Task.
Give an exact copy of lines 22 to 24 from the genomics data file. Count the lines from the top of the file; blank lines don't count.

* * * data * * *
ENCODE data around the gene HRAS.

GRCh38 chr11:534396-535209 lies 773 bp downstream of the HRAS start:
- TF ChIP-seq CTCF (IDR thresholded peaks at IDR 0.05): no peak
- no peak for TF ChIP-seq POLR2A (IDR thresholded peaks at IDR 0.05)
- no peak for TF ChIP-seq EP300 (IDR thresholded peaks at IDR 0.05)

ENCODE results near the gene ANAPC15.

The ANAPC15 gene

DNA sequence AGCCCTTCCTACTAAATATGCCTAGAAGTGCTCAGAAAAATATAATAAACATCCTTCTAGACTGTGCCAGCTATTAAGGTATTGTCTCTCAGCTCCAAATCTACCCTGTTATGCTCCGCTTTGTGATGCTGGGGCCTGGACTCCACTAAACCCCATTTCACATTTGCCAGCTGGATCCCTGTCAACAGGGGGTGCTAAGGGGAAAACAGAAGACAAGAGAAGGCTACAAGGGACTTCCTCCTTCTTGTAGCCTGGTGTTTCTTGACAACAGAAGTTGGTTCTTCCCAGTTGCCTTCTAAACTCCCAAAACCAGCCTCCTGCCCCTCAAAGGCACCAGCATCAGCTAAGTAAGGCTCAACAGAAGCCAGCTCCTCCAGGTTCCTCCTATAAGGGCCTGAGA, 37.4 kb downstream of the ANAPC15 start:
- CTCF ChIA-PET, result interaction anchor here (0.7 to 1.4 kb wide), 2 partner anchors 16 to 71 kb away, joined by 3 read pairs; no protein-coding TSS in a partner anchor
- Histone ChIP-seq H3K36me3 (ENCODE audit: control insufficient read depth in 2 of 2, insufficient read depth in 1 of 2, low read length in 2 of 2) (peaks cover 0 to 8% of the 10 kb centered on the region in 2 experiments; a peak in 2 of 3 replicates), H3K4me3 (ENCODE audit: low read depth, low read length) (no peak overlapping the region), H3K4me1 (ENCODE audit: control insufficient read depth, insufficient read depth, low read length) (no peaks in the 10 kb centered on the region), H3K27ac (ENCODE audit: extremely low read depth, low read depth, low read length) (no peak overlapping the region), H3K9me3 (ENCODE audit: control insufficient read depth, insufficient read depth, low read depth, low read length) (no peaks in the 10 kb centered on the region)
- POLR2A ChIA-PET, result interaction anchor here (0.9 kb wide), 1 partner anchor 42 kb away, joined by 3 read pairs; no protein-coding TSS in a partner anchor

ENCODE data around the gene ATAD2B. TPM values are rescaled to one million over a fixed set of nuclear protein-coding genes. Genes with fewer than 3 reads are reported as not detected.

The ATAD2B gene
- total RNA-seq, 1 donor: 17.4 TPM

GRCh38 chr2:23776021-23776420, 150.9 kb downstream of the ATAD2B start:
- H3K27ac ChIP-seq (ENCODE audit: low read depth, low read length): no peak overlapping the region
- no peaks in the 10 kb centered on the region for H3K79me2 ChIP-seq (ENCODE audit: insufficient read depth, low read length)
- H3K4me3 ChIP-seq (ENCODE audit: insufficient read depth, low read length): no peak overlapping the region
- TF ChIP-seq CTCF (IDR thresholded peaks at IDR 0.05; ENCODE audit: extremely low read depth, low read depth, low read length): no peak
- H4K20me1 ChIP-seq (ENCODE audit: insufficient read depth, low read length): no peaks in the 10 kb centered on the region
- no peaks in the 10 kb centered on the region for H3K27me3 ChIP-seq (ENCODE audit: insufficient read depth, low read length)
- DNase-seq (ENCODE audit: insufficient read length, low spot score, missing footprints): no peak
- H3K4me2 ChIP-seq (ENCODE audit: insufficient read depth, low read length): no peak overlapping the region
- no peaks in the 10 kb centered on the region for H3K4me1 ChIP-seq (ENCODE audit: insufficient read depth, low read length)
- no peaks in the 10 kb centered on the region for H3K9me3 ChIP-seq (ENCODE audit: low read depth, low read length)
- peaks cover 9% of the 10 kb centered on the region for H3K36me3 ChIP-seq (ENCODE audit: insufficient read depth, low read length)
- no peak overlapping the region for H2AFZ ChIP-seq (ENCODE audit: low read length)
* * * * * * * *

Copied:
- DNase-seq (ENCODE audit: insufficient read length, low spot score, missing footprints): no peak
- H3K4me2 ChIP-seq (ENCODE audit: insufficient read depth, low read length): no peak overlapping the region
- no peaks in the 10 kb centered on the region for H3K4me1 ChIP-seq (ENCODE audit: insufficient read depth, low read length)